[Chris Stephenson - iCorps Technologies] Alan, just real quick on that. Can you pick up on that? And I want to start by saying, this is your opportunity to get me on the endpoint protection because a lot of people think of Sophos, they think of endpoint protection. This is your opportunity to talk about how you guys handle the cloud.
[Alan Toews - Sophos] Yeah, absolutely. So really what I was thinking about in this question was, as people are moving to the cloud, what we are seeing particularly is if you look at IS, for instance, a lot of companies are moving portions of their data center or their entire data center over time into IS. But they are not always thinking about the consistency of their security policies across their perimeter. They'll still have something on-premises, they'll have something in the cloud, but they may end up with disparate tools to manage both. They end up with inconsistent policies, and when they go to make a change they often forget about one or the other, usually the cloud. And so if you—what you want to do, whatever your strategy is, make sure you're looking at primary tools in the cloud, and on-premise as much as possible. This doesn't apply to SaaS in the same way. You want to make sure that you have something where you can manage all of those policies from a single point. Where you have visibility and consistency, and you don't have gaps, and missteps that are forgotten just from excessive complexity.
The whole point is to—the point of the cloud is to simplify your life, or one of the points is. Don't make it also complicate your infrastructure policy life in the process. So if that means setting up the same policy products in the cloud to manage those virtual networks as you have on-premise to manage your physical networks, then make sure that that's the step you're taking to do it.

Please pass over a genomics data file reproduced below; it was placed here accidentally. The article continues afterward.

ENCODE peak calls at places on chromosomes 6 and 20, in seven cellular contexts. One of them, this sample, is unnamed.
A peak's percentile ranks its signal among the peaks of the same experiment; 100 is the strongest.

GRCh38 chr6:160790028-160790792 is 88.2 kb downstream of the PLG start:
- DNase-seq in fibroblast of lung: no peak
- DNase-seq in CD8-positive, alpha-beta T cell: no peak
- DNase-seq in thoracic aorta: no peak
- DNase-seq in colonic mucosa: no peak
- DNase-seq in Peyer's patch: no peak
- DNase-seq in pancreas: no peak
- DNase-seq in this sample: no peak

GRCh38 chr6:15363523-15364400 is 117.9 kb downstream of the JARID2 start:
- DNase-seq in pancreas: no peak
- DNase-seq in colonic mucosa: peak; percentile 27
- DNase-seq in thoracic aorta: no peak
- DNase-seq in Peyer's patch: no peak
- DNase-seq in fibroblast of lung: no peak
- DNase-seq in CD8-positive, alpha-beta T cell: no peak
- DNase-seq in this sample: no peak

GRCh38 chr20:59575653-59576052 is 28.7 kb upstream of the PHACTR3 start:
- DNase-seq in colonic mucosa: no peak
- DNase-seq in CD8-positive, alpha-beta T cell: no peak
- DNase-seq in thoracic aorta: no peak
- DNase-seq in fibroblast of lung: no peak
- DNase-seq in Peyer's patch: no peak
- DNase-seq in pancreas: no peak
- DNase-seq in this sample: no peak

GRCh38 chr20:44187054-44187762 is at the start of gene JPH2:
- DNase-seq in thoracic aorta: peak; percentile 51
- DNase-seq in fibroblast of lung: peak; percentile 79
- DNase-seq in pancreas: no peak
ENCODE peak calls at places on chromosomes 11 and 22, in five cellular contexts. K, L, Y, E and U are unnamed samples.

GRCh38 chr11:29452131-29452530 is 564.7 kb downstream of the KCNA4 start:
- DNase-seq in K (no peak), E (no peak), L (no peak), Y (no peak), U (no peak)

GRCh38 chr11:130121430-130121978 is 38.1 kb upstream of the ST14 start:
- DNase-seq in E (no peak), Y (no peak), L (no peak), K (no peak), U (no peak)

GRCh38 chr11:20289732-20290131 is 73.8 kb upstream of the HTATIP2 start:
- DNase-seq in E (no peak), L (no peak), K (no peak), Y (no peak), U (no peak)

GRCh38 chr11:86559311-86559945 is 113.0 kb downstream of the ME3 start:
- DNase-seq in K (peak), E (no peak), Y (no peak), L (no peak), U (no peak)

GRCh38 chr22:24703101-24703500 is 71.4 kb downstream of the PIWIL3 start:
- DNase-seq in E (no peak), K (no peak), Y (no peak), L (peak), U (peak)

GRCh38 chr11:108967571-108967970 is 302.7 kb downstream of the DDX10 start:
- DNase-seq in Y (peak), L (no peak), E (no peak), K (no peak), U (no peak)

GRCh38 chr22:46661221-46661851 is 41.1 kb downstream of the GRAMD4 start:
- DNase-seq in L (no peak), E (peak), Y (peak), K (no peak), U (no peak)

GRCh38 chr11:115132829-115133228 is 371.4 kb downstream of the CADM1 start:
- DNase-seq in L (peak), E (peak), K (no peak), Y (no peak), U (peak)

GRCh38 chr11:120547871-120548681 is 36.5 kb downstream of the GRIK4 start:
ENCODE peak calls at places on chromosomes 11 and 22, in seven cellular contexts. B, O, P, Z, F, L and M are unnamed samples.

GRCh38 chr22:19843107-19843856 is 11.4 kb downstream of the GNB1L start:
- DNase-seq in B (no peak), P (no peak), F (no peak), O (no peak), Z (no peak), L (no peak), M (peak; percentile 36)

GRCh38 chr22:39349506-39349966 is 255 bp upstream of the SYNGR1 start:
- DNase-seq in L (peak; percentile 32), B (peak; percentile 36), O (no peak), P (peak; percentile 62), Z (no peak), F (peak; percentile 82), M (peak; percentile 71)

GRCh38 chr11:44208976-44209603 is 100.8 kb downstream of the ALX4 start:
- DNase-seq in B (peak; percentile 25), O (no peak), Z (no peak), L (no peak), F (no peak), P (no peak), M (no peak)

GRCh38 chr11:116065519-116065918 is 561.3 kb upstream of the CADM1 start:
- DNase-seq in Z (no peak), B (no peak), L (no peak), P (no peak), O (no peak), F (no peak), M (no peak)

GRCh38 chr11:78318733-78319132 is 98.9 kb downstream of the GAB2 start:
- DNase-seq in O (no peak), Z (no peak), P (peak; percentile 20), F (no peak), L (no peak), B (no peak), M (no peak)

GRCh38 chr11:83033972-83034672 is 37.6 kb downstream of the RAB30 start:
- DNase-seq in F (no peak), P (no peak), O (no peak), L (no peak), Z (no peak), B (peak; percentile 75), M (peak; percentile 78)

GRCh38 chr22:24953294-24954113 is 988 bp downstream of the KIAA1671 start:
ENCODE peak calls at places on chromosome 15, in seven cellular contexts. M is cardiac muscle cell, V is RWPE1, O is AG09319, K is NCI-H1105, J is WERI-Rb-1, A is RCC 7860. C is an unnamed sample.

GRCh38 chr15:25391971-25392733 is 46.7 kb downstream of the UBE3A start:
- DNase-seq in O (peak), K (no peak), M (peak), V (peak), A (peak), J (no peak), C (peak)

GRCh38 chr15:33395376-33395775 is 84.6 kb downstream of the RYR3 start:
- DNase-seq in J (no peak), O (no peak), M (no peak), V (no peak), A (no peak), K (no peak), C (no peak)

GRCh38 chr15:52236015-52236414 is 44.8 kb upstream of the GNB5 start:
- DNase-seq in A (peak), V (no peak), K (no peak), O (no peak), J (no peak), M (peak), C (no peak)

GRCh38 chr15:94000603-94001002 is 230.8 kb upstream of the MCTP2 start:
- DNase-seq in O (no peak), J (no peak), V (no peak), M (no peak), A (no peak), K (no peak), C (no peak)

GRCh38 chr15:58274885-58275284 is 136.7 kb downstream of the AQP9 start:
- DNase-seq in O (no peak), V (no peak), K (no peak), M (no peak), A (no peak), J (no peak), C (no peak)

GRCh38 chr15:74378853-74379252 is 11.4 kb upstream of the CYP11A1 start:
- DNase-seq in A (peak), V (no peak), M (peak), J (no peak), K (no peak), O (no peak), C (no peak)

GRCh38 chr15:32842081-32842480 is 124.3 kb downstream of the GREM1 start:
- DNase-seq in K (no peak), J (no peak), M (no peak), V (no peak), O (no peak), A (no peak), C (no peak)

[Chris Stephenson - iCorps Technologies] Great, and I see Laura fidgeting at the end, and I'm sure she'd like to mention OneDrive or how that is impacted in all of this. I mean, do you have something—your two cents to add in?
[Laura MacDonald - Microsoft] Anything, anything. Alright, yeah. So let's—so thank you for distinguishing SaaS versus IS, because IS absolutely there's still network controls that need to be in place. But when you talk about SaaS, you need to stop thinking network. It's gone. Sorry, you can't hug the firewall, you can't kiss your server. It turns it on its head with what is the one common denominator when I talk about any of this data being accessed - whether it be through OneDrive, Box, Office 365, I don't care. It's an identity. So I've got to start looking at how am I going to look at my security posture through the lens of an identity, and make my risk decisions from that standpoint. And I mentioned one way of doing that earlier was kind of through conditional access, and looking at what's going on with this user before I grant them access to whatever it is I'm granting them access.